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10 Ways to Dog-Proof Your Christmas Tree

December 17, 2019

Decorating the Christmas tree marks the start of the Christmas season, but can be difficult if you have a curious dog or puppy. Learn how to dog-proof your Christmas tree to keep your dog (and ornaments) safe from harm.

How to dog-proof your Christmas tree

1. Anchor your Christmas tree

Dogs and cats may be curious about your Christmas tree and if it is not tightly anchored, it may tip and fall. The tree could fall and injure your pet, break fragile ornaments, or spill the tree water on your floor. Anchoring your tree will keep it in place throughout the Christmas season. A Christmas tree gate will help keep dogs and curious puppies from getting too close.

2. Leave it bare for a few days

Dogs, especially new puppies, can be curious about a new item in their home. Real Christmas trees have lots of smells and scents and a curious pet may feel inclined to investigate. Leaving your tree bare for a few days will allow your dog to get used to the tree without risking breaking any of your fragile ornaments.

3. Hide electrical string lights and wires

Christmas is filled with lots of twinkly lights and lit decorations – which all require wires. Keep wires out of sight and reach for your pet to discourage any chewing. The bright lights and colors may be tempting for your pet, so keep them out of reach to avoid electrocution.

4. Keep poisonous plants out of reach

Are Christmas trees poisonous for dogs? The answer is no, Christmas trees are not particularly toxic. However, mistletoe, holly, and poinsettia are all toxic for your pet. Poinsettias can cause mild to moderate gastrointestinal irritation, while holly and mistletoe are more dangerous. They can cause more serious gastrointestinal issues and, in rare cases with mistletoe, cardiovascular issues.

5. Avoid hanging food on your tree

Whether they’re candy canes, sugar cookies, or salt dough ornaments, food products should stay off your tree and be saved for Santa’s plate. Your dog might eat your decorations and get an upset stomach or feel sick. Playdough and salt dough ornaments can be tempting for your dog, even if they are dried. Excessive salt ingestion can cause dangerous imbalances in electrolytes.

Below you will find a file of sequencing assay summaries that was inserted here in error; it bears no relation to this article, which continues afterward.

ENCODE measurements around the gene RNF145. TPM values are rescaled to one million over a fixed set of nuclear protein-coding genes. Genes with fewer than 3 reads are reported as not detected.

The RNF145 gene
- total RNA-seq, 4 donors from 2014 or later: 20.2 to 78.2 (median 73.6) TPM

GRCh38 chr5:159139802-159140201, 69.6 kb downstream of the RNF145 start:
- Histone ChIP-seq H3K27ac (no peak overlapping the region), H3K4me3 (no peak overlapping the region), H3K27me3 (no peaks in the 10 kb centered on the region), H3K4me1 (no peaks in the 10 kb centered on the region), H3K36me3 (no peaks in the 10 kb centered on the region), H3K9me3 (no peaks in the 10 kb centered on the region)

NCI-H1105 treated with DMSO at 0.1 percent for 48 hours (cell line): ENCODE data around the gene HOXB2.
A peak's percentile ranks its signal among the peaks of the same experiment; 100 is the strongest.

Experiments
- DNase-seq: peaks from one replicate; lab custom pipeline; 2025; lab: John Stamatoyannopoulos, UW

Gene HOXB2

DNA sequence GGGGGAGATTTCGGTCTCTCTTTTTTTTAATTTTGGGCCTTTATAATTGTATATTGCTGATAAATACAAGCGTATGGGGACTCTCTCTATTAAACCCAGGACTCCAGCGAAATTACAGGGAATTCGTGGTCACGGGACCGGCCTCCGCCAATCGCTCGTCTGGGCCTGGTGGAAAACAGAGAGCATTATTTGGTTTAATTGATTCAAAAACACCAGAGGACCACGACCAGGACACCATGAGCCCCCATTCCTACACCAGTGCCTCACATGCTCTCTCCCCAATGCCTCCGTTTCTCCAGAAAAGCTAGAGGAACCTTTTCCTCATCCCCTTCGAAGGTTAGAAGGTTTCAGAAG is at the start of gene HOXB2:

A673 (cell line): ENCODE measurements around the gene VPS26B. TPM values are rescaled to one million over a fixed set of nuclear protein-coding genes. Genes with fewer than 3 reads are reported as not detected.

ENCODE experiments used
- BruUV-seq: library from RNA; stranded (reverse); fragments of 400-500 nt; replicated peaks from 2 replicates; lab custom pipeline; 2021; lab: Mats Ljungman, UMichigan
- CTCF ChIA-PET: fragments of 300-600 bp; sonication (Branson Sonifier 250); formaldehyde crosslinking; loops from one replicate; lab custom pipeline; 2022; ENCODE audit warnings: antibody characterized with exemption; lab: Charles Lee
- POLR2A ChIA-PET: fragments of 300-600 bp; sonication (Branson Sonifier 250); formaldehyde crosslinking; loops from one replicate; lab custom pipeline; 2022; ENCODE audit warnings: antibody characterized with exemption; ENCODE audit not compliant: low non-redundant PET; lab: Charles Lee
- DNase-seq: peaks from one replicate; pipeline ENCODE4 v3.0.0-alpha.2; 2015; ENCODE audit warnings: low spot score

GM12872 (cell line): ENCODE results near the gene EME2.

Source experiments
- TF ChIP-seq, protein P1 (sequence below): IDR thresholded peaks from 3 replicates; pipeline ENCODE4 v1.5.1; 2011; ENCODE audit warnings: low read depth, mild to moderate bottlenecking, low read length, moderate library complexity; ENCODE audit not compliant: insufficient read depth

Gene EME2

6. Hang fragile ornaments higher on your tree

If your dog investigates or bumps your Christmas tree, your favorite ornaments can be at risk! Put your fragile or delicate ornaments on sturdy branches at the top of your tree to avoid them getting knocked off and breaking.

7. Keep candles off your tree and out of reach

Though it is not as common to put lit candles on Christmas trees today, the tradition should definitely be avoided if you have a pet. Not only are lit candles a fire hazard, but your dog could get hurt if they bump into them or knock them over. In general, make sure any lit candles are away from your Christmas tree and out of reach of your pet.

8. Avoid tinsel

Bright, shiny tinsel is eye-catching to not only you but your pet as well. Dogs and cats may ingest the tinsel, which can result in intestinal blockage and a trip to the vet.

9. Keep tree water covered and inaccessible

Always ensure that your tree water is covered, and your dog or cat is unable to drink from it. Not only do many people put fertilizers which can be toxic and upset your dog’s stomach, but stagnant water is a great place for bacteria to grow. Your dog may end up with nausea or an upset stomach.

10. Save the presents for Christmas morning

Many people keep presents from friends, family, and neighbors under the tree until Christmas Day. Wrapped presents may contain food that’s toxic for dogs such as spiced nuts, chocolate, raisins, and more. It’s safest for your pet to keep wrapped presents out of reach until it’s time to open them.

Wondering what other common plants are toxic for dogs? check out our blog post on 9 Common Poisonous Houseplants for Dogs. For more pet tips, check out our blog. And for great deals on all-natural dog chews, visit our website.